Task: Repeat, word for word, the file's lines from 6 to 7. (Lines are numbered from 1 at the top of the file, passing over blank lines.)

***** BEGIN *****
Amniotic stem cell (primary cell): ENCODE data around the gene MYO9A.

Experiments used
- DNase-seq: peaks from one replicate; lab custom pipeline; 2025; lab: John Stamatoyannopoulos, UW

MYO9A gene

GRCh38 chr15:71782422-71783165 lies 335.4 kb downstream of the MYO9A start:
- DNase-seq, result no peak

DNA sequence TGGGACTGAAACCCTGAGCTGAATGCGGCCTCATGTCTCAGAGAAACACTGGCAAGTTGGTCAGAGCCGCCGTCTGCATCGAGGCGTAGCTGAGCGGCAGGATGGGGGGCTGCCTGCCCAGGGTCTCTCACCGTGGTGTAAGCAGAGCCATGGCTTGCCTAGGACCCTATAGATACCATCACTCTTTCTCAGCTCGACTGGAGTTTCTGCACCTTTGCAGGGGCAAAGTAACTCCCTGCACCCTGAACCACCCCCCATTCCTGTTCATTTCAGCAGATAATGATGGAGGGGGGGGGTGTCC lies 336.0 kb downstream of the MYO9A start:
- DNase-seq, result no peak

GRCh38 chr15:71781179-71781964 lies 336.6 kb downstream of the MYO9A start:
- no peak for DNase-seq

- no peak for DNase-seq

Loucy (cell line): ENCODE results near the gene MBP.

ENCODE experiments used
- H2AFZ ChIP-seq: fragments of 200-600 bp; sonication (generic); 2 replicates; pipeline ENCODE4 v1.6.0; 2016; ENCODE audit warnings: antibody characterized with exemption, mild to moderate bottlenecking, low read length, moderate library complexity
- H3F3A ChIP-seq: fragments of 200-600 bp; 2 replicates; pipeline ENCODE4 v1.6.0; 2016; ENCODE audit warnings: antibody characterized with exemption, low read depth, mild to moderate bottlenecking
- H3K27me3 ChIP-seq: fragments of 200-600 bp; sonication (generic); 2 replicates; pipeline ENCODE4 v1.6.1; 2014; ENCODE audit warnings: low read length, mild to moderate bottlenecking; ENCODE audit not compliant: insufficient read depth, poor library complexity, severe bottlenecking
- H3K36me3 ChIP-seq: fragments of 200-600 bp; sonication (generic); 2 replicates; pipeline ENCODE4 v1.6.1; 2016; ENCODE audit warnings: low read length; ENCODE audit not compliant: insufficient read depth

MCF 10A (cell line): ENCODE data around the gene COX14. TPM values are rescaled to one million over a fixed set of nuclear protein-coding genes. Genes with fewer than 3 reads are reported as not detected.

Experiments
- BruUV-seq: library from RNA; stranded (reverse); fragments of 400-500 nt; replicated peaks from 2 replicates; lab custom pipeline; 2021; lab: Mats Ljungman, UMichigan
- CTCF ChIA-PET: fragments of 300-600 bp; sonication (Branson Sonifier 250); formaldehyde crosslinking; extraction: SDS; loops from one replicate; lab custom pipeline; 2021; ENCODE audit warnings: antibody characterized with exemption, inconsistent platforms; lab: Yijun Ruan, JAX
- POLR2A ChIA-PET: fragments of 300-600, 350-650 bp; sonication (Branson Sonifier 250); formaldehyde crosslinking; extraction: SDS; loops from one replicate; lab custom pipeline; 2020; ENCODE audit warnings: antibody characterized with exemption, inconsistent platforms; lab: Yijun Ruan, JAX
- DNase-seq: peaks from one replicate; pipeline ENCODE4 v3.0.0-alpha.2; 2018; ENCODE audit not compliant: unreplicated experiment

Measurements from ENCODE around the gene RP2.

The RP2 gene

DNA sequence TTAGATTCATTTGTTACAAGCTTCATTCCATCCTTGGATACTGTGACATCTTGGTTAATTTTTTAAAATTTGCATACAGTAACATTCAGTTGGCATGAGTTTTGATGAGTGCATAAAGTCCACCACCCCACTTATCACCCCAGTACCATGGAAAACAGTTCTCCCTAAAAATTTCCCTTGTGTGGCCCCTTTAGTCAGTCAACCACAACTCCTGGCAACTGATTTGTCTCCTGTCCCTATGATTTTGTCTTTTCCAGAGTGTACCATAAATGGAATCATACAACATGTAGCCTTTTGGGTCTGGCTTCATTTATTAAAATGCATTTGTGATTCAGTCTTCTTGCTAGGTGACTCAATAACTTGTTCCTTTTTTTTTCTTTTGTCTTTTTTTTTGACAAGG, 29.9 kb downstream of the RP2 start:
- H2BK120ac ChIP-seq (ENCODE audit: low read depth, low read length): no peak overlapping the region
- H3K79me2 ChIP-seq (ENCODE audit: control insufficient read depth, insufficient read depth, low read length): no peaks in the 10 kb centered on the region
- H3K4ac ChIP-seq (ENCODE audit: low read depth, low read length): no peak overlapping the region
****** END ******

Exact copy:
- DNase-seq, result no peak

DNA sequence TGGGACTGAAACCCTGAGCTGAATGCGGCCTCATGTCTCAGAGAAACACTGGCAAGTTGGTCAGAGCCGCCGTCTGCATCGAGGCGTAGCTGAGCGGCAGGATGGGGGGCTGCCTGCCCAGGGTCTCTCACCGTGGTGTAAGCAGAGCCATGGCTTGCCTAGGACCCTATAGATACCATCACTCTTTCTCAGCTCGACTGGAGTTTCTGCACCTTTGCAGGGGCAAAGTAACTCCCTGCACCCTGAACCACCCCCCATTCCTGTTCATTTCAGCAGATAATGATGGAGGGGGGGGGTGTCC lies 336.0 kb downstream of the MYO9A start: